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TPG got started with a 20-minute presentation covering topics I pretty much already knew – how to maximize credit card bonuses; which cards to hold onto and which to get rid of; what options there are for earning miles outside of flying or simple swiping of the card; etc. The new piece of information I learned was EVRewards, a website devoted to sharing with you how to maximize your points-earning based on what store you are buying from. It’s a cool site that I will add to the list I go through before making a purchase.

After that he started taking numerous questions. He probably did this for about 45 minutes. I was lucky enough to be called on and made a quip about being a math teacher so I appreciated when he said “do the math” as he often does for his monthly valuations of points. I became known as “the teacher” and even had a brief conversation with his Chief Operations Officer. There may be some relationship brewing there that becomes fruitful and interesting in the future.

Finally, before I left I got a chance to get a photo with someone I’ve been trying to meet for almost a year now. I’m so grateful for the opportunity and can’t wait to get more involved!


Oh, and we got an awesome swag bag, too!


What’s in my wallet?

I had a fun and quick conversation over dinner last night about credit cards and points: I met a couple who are probably going to get engaged in the near future and they were fascinated by the idea of using credit cards to pay for their wedding and earning sign-up bonuses in order to pay for their honeymoon. I told them it’s what I did with my wife and it’s how we paid around $1,500 for a variety of flights/hotels instead of around $46,000.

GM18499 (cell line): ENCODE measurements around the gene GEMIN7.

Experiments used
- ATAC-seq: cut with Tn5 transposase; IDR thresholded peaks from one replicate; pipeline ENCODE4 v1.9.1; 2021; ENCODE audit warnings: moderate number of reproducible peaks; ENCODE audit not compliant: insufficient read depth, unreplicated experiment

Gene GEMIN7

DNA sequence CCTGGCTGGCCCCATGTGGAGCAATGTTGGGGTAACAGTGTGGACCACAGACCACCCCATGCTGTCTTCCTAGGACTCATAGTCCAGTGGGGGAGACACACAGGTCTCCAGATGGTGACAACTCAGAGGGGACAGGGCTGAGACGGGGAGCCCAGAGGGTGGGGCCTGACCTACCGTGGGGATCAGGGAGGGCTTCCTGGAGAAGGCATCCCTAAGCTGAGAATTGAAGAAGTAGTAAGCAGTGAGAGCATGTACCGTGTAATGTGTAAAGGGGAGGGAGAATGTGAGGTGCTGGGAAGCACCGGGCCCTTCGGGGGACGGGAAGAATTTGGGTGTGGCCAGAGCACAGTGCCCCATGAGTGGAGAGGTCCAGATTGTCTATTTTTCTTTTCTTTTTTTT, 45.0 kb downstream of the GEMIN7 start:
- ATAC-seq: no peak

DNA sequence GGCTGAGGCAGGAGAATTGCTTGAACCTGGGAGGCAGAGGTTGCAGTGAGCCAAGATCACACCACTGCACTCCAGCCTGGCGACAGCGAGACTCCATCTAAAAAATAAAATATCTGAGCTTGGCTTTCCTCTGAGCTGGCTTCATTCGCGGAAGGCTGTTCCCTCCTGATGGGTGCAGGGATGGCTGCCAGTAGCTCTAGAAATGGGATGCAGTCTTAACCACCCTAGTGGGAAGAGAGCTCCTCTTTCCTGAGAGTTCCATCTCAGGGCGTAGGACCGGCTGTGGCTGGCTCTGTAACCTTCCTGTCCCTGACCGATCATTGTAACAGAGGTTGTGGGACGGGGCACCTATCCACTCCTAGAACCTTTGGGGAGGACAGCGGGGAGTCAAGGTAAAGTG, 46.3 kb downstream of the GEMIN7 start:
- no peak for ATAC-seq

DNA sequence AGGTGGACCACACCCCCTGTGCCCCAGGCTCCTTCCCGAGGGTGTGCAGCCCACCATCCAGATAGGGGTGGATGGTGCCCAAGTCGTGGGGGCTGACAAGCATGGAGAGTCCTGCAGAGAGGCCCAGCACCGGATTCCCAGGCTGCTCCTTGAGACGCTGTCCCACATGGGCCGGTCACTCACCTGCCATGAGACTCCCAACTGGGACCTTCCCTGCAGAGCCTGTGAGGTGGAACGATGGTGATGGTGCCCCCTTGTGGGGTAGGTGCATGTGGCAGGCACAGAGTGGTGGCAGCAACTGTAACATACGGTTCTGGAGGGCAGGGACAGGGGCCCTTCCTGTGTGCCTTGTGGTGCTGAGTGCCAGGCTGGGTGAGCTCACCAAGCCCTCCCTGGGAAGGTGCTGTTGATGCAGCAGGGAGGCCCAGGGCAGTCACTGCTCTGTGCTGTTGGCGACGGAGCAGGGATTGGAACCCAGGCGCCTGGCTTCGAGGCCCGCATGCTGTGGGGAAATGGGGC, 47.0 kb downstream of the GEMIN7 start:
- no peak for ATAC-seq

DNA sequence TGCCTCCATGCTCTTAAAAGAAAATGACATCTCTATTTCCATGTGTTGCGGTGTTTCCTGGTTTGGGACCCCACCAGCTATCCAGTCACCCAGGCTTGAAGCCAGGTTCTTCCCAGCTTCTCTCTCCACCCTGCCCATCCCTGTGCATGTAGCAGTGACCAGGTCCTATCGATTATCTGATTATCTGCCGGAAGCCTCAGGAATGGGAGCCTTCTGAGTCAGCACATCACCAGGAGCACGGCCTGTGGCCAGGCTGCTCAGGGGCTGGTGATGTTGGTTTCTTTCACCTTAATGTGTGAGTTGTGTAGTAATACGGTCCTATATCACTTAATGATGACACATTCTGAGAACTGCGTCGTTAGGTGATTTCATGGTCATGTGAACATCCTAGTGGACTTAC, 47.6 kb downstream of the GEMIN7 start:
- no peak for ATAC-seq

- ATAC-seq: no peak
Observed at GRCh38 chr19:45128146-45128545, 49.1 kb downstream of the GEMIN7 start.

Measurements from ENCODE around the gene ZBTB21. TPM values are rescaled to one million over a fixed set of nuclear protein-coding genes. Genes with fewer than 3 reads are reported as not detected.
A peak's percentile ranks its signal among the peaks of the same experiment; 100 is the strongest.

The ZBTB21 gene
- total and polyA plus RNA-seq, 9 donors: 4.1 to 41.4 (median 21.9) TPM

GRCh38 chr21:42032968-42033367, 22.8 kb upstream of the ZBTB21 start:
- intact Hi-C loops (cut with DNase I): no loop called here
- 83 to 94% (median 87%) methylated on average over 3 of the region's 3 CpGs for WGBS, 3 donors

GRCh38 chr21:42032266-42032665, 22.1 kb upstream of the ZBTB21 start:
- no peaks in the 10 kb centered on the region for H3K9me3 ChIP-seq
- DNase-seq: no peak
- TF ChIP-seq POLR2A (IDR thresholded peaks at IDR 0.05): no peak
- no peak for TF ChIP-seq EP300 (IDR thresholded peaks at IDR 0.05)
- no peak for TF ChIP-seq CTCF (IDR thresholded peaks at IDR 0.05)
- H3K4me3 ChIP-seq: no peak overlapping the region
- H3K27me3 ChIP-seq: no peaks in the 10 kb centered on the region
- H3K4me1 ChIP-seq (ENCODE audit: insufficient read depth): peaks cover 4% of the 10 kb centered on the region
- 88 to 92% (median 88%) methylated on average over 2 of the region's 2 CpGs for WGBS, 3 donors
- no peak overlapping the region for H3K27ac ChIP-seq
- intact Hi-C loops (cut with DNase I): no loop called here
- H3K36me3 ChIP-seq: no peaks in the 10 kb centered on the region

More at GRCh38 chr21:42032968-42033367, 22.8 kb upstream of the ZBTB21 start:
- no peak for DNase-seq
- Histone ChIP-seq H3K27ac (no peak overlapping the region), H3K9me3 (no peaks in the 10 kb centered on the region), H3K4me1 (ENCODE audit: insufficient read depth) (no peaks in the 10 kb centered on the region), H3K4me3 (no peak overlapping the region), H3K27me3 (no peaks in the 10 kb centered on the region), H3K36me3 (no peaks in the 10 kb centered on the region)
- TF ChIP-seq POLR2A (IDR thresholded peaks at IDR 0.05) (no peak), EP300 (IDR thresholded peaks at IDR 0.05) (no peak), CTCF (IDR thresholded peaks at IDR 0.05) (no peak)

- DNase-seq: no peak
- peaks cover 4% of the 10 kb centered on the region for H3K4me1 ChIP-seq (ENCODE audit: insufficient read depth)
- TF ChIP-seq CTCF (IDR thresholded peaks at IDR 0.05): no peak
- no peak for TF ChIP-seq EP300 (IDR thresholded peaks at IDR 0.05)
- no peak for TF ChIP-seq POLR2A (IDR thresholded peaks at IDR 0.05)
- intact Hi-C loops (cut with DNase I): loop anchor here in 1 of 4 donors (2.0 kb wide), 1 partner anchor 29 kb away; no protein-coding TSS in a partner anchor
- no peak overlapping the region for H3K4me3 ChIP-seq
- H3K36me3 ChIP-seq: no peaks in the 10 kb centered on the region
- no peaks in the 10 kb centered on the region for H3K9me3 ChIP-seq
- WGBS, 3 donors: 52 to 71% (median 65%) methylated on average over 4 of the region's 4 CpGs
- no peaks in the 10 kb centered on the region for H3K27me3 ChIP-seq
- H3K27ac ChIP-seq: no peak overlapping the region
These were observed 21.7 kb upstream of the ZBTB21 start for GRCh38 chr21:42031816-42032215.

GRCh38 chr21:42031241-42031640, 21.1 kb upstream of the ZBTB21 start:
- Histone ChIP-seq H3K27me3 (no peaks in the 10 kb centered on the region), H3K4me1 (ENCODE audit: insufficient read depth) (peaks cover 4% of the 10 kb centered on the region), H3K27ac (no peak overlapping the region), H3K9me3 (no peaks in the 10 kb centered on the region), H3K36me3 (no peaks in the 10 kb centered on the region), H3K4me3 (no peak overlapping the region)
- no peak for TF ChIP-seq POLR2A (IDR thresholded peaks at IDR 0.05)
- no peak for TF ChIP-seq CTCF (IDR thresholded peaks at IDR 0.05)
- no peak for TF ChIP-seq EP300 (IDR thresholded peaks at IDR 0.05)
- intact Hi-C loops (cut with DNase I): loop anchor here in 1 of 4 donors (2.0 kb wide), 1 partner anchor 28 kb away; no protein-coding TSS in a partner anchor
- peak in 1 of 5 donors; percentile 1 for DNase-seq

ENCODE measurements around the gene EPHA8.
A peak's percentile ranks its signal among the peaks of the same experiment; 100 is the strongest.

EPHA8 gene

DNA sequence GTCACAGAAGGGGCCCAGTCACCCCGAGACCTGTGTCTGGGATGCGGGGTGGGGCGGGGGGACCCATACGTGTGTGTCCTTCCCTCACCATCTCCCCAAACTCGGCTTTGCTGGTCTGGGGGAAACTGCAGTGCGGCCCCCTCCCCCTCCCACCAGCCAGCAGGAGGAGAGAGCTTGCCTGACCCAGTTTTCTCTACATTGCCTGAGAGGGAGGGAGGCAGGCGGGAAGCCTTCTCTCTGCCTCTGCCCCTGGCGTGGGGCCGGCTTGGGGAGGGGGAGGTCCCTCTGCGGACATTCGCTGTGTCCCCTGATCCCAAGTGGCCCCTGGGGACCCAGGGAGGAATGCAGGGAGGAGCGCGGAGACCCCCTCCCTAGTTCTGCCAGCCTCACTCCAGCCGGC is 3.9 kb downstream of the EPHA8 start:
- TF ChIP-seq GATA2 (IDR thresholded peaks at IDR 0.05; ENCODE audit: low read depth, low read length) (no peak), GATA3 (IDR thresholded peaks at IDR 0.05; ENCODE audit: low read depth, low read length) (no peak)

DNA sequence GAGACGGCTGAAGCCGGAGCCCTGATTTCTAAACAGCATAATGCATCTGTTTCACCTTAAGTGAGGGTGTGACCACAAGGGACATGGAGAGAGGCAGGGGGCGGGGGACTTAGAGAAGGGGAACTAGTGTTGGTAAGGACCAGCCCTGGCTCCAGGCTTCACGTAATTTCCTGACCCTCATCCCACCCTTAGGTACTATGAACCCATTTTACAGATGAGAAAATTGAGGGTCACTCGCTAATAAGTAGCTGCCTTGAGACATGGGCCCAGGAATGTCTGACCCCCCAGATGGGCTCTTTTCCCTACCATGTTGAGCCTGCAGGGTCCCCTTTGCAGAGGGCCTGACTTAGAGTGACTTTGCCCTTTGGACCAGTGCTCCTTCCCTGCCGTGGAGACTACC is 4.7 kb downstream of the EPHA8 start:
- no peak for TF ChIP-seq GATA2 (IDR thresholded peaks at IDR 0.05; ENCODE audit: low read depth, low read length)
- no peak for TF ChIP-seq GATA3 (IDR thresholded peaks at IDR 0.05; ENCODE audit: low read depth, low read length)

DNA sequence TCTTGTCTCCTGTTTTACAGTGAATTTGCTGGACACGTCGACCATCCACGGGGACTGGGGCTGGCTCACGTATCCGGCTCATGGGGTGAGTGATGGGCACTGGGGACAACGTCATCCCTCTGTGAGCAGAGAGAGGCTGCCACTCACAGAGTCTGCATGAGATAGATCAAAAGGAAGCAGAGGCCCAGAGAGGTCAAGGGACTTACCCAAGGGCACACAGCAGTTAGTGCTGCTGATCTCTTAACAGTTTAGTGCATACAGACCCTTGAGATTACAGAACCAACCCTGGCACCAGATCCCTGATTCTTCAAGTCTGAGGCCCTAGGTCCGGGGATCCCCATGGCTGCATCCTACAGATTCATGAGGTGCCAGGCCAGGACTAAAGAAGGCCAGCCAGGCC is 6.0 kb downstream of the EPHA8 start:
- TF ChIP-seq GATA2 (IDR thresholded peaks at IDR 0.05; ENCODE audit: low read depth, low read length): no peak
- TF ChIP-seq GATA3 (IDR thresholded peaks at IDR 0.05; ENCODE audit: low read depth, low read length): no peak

In that regard, I often get asked what credit cards am I currently using because – as those in this game know – you don’t use all the cards you have all the time. So, here is a brief summary of what I am currently carrying.

The first thing to note is that I am currently using the Secrid Miniwallet. While in Paris over our honeymoon I went into a store that sold a variety of leather goods and got a chance to hold it in mind hands. I love the fact that it is slim, it carries multiple cards, has space for some cash, and has a handy flicking tool that extends five cards into your direct reach at any moment. I find this immensely useful in daily life.


I’ll start from inside-out:

  1. Citibank Debit Card. I don’t feel completely beholden to one bank or another but I do find it useful to have this Citibank account since there are ATMs in both Philadelphia and New York (two cities I frequent). Because my wife and I signed up for a joint account three years ago I haven’t gone through with any kind of change. But, I keep it in order to take money out of ATMs and because the Park Slope Food Coop doesn’t take credit cards (more on that later).
  2. Chase Ink Plus Card. I got this card when the sign-up bonus was 60,000 points (usually it’s 50,000) and keep it because it yields some amazing returns on office supplies and technology expenses (5x!). Since I’m a teacher I am constantly buying office supplies (paper, pencil sharpeners, letter trays, etc) and so I maximize the use of the points. It also gives 2x the returns on gas purchases without foreign transaction fees (useful when renting a car abroad, which I do frequently in Toronto). Despite it’s $95 annual fee, I am fairly certain I get the returns necessary to make it worthwhile. Plus, I can refer others to the card and get a hefty bonus.